“Something wonderful is happening here,” said Rodrigo Garciarroyo last night, after eight of Mexico’s finest young opera singers performed for more than two and a half hours before a very full house in St. Paul’s Church last night.
Producer and host Garciarroyo is a big man, in size and personality, and I don’t think he is given to understatement but then, we were all reaching for superlatives after this concert.
And all of us felt we were coming up a bit short.
This was clearly something special, a Mexico-defining moment.
A performance of a lifetime, for them and for us.
Seven singers took turns performing basically in the round, as the audience filled the pews and was packed right up against the altar.
Or maybe eight singers. Some places in the program spoke of four finalists and four encouragement award winners. Seven were listed int he program. But also, some are engaged in operas elsewhere in Mexico — so their lives last week went like this: rehearse, leave to perform, return to rehearse, compete, leave to perform, return to perform last night.
Who could fault a little confusion? Even the program order was jettisoned toward the second half. Some arias were added. At least one singer subbed her winning performance for the one in the program. The order changed here and there. Many sang their winning numbers from Thursday.
But nobody minded a bit. Every performance was like opening the little blue box from Tiffany’s. Every singer was set to stun. And the audience was giddy with anticipation.
The grand piano of Mario Alberto Hernandez floated like an island in this sea of appreciative humanity. And what a remarkable pianist he is! All through the auditions of the 45 singers who auditioned his music was their anchor, their lighthouse, their haven through at least two aria performances each.
Think of that one pianist for nearly all of the 90 pieces of music and 45 different performers. This in itself would be an astounding feat were it not overshadowed by the talent he has nurtured.
Last year, the finalist concert represented the first time that the Met had sanctioned auditions in Mexico as a unique region, although it had been trying to make something like this happen off and on for 20 years.
Even knowing the talent that has lurked in the open in Mexico, last year’s judges were so awed that they opted to choose five finalists and five Encouragement Award winners. Then the judges reached into their own pockets to help finance the additional singers.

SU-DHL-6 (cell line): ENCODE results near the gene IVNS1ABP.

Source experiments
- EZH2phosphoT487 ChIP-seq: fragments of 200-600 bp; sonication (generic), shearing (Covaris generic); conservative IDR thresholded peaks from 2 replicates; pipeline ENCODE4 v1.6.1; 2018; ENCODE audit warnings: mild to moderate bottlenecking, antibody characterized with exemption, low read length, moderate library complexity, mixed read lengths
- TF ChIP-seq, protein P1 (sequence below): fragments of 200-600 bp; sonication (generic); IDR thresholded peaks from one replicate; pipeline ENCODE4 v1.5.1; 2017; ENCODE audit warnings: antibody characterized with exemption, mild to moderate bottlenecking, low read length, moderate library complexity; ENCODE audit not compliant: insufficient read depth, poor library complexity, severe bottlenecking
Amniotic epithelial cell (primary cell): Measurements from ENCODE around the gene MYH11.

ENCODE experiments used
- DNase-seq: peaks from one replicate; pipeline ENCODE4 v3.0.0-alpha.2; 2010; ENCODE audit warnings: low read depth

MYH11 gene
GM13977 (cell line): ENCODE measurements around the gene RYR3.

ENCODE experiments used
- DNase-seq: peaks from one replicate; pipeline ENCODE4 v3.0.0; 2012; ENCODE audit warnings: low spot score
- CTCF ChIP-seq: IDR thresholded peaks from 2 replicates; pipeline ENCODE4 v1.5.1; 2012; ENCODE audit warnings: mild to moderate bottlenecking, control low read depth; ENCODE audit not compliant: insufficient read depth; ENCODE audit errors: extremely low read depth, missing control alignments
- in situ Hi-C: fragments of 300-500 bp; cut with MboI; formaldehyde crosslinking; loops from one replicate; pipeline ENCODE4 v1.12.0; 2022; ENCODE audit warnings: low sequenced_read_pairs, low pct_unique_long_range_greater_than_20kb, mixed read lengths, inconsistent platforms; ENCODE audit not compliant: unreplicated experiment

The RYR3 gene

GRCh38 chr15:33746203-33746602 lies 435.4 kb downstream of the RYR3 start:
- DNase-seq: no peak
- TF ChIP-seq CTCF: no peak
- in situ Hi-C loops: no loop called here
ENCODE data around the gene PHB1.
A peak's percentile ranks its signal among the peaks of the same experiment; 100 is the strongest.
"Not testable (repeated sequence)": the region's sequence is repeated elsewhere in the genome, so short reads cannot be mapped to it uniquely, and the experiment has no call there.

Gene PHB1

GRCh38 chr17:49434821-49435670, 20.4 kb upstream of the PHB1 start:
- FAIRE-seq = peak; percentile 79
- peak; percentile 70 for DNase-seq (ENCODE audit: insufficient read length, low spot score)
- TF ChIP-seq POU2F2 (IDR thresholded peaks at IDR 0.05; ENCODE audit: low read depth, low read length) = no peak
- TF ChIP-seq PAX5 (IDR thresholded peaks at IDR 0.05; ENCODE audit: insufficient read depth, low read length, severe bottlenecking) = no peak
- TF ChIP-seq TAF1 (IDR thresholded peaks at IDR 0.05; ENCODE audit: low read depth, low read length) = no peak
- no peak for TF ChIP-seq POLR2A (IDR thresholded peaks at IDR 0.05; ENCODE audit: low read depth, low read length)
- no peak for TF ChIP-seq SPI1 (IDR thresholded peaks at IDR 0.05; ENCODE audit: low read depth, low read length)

Each winner receives $1,500 and the runner-ups win $500 each. Pro Musica pays a professional fee to each performer last night.
This year, new judges held the allotment to four winners and three runner-ups.
But they were apparently no less-awed.
One of the judges, Roberto Kalb, head of music for the St. Louis Opera Theater, was impressed. “I have judged in a number of districts for the Met,” he said, “and have heard more than 600 singers.
“One district, which I shall not name, had 38 singers. Later, the judges struggled to come up with one finalist. Here we have four. And last year, we had five from Mexico!”
This year’s two other judges were Melissa Wegner, director of auditions for the Met, and Dr. Nino Sanikidze, head coach of the young artist program for the Los Angeles Opera.
The four finalists are mezzo-soprano Jacinta Barbachano of Mexico City, contratenor Gamaliel Reynoso of Toluca, soprano Jennifer Velasco of Mexico City, and soprano Denis Velez of Puebla.
The Encouragement Award winners listed in the program are mezzosoprano Mariana Sofia Garcia from Torreon, Coahuila; soprano Damaris Lezama from Mexico City; and soprano Valeria Vazquez of Monterrey.
It was the night of the sopranos.
The four finalists will move on to regional competition in New Orleans but first, they will adjourn to Universidad de las Americas Puebla where they will receive four days of intensive preparation in Mid-December.
Roberto Kalb said individual coaches are common in the United States but no district offers an entire package as does Mexico.
This recognition has been a long time coming.
Mexico has a robust classical music and operatic culture. It always has.
In San Miguel, Garciarroyo noted, live opera is entering its ninth consecutive season, and growing continuously. Some of Sunday night’s performers will be seen in L’Elisir D’Amore by Donizetti in February at the Teatro Angela Peralta.
Getting recognition north of the border may not have always been a priority but now it feels almost like a vital counter-argument to the slanders coming from the American right.
Mexico is standing up tall for itself. Its artists continue to claim a fair share of the light on the global culture platform.
But now, it is no longer the individual who makes a name for his or herself — and the world notes that, by the way, they are from Mexico.
Now, the entire country is being recognized as a preeminent source for opera performers of the highest quality. Mexico is setting the standard.
As Roberto Kalb, himself a native of Mexico, observed last night, “This is a district everyone will want to watch in the future.”